Anno Terror Beluarum: Remembering Richard Ramirez and Ryan White, 1985

Contrary to some earlier reports, the autopsy of serial killer Richard Ramirez has confirmed that his June 7 death was from complications from B-cell non-Hodgkin's lymphoma.

All told, Ramirez killed as many as 15 people during his spree. Survivors reported that he was especially cruel in the process, hurling hateful insults and demanding demeaning things from his victims.

This morning I've already heard one person say, "If anyone deserved cancer, it's the Nightstalker." But this is indefensible. What he deserved was to be subjected to the full measure of the justice system, and for the most part he was. Human diseases as poorly understood as cancer follow pathologies that are too random for assignment. The State of California didn't sentence Ramirez to a fatal cancer diagnosis; it sentenced him to death. In California, this is the de facto equivalent of life in prison until you die of violence or disease.

I'm certainly not sorry that he's dead. Some people should die. Others should never have been born.

But to think that Ramirez deserved to get cancer is to express a dubious opinion about everyone else with cancer. If Ramirez's evil ways earned him the disease, what has everyone else with cancer done to deserve the diagnosis?

The Monster Among Us

Sometime in the summer of 1985 is when those of us living in the San Francisco Bay Area realized that the man formerly known as "The Walk-in Killer" and then "The Nightstalker" had gone from LA's problem to ours. He'd already killed two women in the Telegraph Hill neighborhood of San Francisco, but those murders had not yet been tied to him.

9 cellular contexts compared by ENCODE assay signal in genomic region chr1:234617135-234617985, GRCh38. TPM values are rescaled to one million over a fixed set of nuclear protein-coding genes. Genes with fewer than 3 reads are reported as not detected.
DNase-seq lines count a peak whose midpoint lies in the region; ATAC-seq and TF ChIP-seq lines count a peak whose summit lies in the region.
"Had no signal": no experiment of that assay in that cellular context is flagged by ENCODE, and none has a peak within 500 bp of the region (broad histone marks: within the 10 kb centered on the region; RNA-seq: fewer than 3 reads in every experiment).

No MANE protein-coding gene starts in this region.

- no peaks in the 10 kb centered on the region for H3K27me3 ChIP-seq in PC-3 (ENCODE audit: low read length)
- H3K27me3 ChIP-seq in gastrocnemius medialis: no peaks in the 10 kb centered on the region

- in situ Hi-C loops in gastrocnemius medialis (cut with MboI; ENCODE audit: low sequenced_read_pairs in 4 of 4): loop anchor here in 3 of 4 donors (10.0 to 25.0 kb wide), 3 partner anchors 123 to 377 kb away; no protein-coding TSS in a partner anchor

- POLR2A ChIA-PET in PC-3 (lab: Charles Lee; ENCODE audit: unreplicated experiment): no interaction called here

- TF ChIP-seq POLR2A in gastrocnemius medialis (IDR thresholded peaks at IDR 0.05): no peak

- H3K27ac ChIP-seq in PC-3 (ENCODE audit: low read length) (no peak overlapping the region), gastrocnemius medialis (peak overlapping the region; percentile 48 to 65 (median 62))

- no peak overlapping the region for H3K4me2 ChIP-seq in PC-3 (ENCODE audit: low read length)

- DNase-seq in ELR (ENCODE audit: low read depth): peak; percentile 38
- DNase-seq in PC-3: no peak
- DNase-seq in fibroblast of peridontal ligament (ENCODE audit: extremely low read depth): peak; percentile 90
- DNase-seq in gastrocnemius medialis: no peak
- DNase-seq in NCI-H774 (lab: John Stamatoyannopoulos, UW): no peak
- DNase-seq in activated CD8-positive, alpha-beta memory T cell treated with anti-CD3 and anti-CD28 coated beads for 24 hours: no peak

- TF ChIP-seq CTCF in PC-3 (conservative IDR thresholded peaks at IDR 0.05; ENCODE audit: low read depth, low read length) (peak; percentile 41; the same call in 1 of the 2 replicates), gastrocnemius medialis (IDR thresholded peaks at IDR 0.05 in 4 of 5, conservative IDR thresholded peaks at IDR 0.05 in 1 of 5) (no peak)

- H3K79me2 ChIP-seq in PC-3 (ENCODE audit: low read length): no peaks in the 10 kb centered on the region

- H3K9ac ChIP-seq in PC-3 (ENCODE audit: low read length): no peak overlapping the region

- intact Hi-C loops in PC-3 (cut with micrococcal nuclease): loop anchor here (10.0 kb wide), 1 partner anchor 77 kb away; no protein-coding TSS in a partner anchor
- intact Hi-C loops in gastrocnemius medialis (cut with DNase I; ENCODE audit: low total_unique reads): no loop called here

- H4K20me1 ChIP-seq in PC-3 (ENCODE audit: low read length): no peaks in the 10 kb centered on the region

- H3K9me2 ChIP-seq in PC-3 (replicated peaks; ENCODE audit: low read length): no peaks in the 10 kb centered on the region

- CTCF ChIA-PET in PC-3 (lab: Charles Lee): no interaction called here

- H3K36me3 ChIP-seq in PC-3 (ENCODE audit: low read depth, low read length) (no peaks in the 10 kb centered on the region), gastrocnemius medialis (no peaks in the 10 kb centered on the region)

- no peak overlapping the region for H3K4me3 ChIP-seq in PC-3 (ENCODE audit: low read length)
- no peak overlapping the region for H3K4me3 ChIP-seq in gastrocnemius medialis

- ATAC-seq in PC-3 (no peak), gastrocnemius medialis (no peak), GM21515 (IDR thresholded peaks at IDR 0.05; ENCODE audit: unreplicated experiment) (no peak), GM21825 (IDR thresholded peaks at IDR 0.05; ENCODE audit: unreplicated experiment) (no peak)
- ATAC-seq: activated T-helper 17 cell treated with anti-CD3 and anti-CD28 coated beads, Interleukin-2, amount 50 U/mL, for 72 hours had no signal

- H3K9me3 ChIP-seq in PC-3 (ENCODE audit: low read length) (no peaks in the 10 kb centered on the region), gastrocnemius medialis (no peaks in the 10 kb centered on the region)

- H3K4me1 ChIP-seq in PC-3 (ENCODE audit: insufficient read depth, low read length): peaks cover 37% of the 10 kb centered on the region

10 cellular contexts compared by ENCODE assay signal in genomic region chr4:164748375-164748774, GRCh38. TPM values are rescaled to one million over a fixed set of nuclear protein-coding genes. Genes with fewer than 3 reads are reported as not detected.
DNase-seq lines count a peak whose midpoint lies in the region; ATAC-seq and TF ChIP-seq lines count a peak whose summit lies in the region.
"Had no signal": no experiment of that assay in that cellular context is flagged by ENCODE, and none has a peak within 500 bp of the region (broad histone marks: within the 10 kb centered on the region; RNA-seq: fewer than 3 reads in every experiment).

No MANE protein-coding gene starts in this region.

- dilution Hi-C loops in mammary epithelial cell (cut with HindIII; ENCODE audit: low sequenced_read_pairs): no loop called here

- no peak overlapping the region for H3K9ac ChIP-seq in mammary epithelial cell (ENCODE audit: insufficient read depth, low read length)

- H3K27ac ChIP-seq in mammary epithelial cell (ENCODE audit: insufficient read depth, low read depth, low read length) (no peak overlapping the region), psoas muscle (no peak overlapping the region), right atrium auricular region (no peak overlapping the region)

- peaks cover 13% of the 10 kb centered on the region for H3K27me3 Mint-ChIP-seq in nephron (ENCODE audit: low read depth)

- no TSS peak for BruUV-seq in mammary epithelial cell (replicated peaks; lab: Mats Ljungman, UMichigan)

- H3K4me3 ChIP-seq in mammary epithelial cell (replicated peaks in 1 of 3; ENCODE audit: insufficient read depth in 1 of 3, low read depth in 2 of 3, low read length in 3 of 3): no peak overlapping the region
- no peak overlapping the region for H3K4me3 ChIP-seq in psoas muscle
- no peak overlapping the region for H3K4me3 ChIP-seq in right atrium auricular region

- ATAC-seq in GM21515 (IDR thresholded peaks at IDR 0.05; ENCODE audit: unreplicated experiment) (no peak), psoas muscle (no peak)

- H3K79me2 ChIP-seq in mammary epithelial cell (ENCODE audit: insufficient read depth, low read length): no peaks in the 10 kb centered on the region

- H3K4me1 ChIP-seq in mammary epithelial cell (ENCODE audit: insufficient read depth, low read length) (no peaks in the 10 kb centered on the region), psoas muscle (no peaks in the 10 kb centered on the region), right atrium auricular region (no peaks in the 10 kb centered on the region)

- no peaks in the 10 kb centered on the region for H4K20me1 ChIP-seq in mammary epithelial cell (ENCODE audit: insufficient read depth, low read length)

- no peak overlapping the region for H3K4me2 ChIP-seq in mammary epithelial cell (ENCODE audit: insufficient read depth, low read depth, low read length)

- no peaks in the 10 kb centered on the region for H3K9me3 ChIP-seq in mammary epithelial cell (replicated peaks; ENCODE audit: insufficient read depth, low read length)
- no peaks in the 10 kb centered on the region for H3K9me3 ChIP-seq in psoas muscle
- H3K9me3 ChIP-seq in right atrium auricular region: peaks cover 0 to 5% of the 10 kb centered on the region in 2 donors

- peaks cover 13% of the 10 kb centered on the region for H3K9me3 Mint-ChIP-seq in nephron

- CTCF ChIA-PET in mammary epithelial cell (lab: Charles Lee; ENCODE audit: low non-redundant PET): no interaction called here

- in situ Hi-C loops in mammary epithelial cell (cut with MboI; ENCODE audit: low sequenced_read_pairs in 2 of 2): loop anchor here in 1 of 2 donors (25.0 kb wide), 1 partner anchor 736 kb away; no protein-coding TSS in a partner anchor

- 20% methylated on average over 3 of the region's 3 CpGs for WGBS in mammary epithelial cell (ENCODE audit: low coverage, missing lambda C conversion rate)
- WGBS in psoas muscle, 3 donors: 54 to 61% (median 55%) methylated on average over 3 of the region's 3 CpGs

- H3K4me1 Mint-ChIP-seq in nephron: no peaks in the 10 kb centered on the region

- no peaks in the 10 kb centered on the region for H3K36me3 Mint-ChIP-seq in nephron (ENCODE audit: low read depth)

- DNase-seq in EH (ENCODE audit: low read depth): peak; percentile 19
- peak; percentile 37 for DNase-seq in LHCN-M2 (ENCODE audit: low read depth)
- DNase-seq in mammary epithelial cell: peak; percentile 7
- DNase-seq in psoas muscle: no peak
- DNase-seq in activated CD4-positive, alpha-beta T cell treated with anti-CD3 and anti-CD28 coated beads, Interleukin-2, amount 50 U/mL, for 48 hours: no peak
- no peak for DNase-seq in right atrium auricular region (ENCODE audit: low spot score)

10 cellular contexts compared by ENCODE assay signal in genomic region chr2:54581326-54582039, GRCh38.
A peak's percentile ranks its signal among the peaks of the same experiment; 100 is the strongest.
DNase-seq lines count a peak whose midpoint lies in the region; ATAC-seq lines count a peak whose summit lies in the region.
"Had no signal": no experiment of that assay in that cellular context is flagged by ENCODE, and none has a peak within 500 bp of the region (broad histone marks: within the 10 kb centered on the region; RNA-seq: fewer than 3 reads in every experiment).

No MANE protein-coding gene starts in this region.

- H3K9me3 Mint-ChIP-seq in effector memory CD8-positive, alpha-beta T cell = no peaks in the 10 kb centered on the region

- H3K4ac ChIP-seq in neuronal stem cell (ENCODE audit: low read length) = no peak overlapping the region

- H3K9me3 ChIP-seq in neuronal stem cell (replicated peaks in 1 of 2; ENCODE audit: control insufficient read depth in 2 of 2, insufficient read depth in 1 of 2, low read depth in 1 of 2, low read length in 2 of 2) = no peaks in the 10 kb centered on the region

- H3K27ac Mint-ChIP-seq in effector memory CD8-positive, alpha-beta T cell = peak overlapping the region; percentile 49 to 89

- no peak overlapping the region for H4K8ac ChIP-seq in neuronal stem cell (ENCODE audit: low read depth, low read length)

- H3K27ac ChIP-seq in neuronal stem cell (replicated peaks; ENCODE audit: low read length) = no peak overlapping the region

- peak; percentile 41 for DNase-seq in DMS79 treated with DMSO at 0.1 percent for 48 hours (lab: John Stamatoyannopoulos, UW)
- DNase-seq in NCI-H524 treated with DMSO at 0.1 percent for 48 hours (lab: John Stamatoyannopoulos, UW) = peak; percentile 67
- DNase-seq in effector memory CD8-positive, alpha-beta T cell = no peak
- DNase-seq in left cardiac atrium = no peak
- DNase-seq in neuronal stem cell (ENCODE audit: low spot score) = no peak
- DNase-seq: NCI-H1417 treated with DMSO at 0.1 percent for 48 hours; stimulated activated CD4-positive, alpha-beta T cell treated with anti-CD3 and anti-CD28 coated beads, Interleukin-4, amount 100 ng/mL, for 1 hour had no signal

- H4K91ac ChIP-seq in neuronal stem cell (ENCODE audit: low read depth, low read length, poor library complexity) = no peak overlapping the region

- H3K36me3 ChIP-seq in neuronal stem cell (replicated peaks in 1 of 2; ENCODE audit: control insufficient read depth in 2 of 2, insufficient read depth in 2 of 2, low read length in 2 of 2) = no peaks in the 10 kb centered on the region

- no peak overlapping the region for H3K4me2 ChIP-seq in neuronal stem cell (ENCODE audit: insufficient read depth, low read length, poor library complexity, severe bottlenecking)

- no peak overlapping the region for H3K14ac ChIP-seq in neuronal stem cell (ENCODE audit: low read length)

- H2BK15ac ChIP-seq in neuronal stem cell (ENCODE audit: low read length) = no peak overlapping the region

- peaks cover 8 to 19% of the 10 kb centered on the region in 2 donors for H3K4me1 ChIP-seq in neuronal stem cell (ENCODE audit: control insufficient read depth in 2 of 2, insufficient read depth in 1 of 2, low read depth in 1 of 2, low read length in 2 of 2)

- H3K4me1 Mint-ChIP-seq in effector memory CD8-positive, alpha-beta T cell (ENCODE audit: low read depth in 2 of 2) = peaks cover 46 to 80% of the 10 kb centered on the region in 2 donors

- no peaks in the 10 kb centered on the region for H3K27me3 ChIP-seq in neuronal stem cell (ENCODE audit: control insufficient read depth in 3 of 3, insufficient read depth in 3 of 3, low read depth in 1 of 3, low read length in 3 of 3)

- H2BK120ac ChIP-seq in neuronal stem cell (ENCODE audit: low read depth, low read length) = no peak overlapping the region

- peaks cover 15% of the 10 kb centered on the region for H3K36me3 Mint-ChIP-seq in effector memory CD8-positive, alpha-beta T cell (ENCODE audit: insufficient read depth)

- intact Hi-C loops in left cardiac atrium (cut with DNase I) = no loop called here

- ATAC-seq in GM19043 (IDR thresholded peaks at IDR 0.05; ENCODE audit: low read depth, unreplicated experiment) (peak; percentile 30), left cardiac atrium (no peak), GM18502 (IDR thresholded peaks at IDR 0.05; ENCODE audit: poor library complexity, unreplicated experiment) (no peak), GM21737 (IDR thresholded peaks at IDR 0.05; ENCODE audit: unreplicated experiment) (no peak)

On June 2, he went to the Cow Hollow (San Francisco) apartment of Theodore Wildings and Nancy Brien. There he shot Wildings in the head then brutally raped Brien. We still didn't know it yet, but the monster was among us.

I lived in a town called San Ramon, about 45 minutes from The City and seemingly far enough away from Ramirez, and yet we were all terrified.

In fact, it was a year defined by terror.

Anno Terror Beluarum

According to a U.S. State Department report from 1986, in 1985 more people died in terrorist attacks than in any previous year. The overwhelming majority of attacks had their roots in religion.

  • - In February in Northern Ireland, the IRA launched a mortar attack that killed nine police officers.
  • - In March, a Beirut car bomb killed 82 and injured another 175, and AP newsman Terry Anderson was kidnapped.
  • - In April, a bomb killed 18 in Madrid.
  • - In May, John Hauser had four fingers blown off his hand by the Unabomber.
  • - In late June, a bomb in the forward cargo hold inside Air India 182 detonated over the Atlantic ocean, killing all 392 aboard.
  • - In July, French DGSE agents blew up the Rainbow Warrior in Aukland harbor, killing photographer Fernando Pereira.
  • - In August, Ramirez broke into the Lake Merced home of Peter and Barbara Pan, killing Peter and brutally injuring Barbara.
  • - In October, the cruise ship Achilles Lauro was hijacked, and four days later a bomb killed the Arab-American activist Alex Odeh in California.
  • - In November, the Unabomber sent a pipebomb to a Washington state professor, injuring instead his assistant.

And really, that's an incomplete list.

Way Down in Kokomo

Meanwhile, on March 3, the Kokomo (Indiana) Tribune ran a story with the headline, Howard County Young Diagnosed with AIDS. With that, we were introduced to 13-year-old hemophiliac Ryan White.